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Does Persimmon (LON:PSN) Deserve A Spot On Your Watchlist?

Simply Wall St

It's only natural that many investors, especially those who are new to the game, prefer to buy shares in 'sexy' stocks with a good story, even if those businesses lose money. But as Peter Lynch said in One Up On Wall Street, 'Long shots almost never pay off.'

So if you're like me, you might be more interested in profitable, growing companies, like Persimmon (LON:PSN). Now, I'm not saying that the stock is necessarily undervalued today; but I can't shake an appreciation for the profitability of the business itself. Conversely, a loss-making company is yet to prove itself with profit, and eventually the sweet milk of external capital may run sour.

See our latest analysis for Persimmon

Persimmon's Earnings Per Share Are Growing.

If you believe that markets are even vaguely efficient, then over the long term you'd expect a company's share price to follow its earnings per share (EPS). Therefore, there are plenty of investors who like to buy shares in companies that are growing EPS. As a tree reaches steadily for the sky, Persimmon's EPS has grown 18% each year, compound, over three years. If the company can sustain that sort of growth, we'd expect shareholders to come away winners.

One way to double-check a company's growth is to look at how its revenue, and earnings before interest and tax (EBIT) margins are changing. Persimmon shareholders can take confidence from the fact that EBIT margins are up from 26% to 29%, and revenue is growing. Ticking those two boxes is a good sign of growth, in my book.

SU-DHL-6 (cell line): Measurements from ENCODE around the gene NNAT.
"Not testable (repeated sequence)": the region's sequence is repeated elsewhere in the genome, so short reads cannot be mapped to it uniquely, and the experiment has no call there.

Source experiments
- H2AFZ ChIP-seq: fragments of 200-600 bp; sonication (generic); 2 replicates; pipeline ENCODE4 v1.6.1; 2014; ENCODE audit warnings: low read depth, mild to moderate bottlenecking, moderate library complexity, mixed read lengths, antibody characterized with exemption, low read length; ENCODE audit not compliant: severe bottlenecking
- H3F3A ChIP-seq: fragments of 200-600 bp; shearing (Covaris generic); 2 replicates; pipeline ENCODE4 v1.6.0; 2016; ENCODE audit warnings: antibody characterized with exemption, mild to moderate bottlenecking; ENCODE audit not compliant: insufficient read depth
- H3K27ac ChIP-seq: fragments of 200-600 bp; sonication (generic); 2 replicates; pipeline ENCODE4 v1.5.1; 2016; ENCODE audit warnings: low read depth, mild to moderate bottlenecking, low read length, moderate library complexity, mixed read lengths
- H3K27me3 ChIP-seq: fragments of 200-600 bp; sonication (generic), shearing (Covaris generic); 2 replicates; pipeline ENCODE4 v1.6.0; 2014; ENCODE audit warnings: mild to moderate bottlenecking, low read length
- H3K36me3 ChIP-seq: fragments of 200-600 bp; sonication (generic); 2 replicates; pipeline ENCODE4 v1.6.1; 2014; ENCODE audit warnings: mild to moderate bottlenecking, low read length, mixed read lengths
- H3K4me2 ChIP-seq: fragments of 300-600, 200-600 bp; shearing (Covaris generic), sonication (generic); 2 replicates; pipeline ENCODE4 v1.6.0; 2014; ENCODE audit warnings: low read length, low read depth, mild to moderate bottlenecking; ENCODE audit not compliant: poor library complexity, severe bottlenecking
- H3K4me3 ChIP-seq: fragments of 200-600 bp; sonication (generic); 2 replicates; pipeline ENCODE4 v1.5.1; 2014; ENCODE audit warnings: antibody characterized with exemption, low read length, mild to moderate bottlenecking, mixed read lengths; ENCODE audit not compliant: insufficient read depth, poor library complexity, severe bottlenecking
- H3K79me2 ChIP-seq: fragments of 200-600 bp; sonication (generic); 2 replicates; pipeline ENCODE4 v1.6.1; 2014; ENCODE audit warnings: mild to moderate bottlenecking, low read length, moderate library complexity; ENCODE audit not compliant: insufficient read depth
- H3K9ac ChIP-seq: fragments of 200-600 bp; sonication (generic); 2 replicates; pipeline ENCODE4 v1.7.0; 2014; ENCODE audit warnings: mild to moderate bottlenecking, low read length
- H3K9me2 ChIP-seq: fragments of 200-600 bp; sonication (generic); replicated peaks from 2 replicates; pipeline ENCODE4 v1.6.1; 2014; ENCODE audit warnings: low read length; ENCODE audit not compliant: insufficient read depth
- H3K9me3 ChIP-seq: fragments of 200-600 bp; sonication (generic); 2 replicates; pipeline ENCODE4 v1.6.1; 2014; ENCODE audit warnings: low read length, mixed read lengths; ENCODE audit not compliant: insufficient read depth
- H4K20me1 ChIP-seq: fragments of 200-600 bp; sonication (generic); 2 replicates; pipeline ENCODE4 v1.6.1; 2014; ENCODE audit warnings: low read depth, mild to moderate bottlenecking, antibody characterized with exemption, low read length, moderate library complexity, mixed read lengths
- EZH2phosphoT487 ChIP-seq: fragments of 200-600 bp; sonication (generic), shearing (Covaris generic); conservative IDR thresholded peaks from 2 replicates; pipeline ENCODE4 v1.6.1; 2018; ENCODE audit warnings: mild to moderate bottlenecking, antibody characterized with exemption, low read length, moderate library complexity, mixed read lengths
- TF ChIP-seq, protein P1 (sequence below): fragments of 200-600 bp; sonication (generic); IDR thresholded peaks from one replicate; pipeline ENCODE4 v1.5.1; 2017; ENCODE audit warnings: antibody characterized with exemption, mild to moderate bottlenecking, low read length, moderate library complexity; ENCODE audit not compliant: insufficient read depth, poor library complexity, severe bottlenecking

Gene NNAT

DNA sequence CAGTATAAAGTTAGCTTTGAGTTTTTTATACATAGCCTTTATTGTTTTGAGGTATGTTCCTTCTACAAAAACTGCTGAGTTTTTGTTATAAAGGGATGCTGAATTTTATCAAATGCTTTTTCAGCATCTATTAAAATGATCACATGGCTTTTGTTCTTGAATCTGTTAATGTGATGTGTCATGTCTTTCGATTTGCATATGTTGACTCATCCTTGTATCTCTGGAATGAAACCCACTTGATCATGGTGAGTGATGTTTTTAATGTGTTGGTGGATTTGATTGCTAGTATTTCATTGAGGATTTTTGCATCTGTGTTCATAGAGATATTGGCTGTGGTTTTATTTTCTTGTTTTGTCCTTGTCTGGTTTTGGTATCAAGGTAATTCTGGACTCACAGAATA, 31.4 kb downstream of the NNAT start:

The chart below shows how the company's bottom and top lines have progressed over time. For finer detail, click on the image.

LSE:PSN Income Statement, August 7th 2019

You don't drive with your eyes on the rear-view mirror, so you might be more interested in this free report showing analyst forecasts for Persimmon's future profits.

Are Persimmon Insiders Aligned With All Shareholders?

We would not expect to see insiders owning a large percentage of a UK£6.0b company like Persimmon. But we do take comfort from the fact that they are investors in the company. Given insiders own a small fortune of shares, currently valued at UK£71m, they have plenty of motivation to push the business to succeed. This should keep them focused on creating long term value for shareholders.

Should You Add Persimmon To Your Watchlist?

You can't deny that Persimmon has grown its earnings per share at a very impressive rate. That's attractive. Further, the high level of insider buying impresses me, and suggests that I'm not the only one who appreciates the EPS growth. So this is very likely the kind of business that I like to spend time researching, with a view to discerning its true value. Of course, just because Persimmon is growing does not mean it is undervalued. If you're wondering about the valuation, check out this gauge of its price-to-earnings ratio, as compared to its industry.

Of course, you can do well (sometimes) buying stocks that are not growing earnings and do not have insiders buying shares. But as a growth investor I always like to check out companies that do have those features. You can access a free list of them here.

Please note the insider transactions discussed in this article refer to reportable transactions in the relevant jurisdiction

We aim to bring you long-term focused research analysis driven by fundamental data. Note that our analysis may not factor in the latest price-sensitive company announcements or qualitative material.

If you spot an error that warrants correction, please contact the editor at editorial-team@simplywallst.com. This article by Simply Wall St is general in nature. It does not constitute a recommendation to buy or sell any stock, and does not take account of your objectives, or your financial situation. Simply Wall St has no position in the stocks mentioned. Thank you for reading.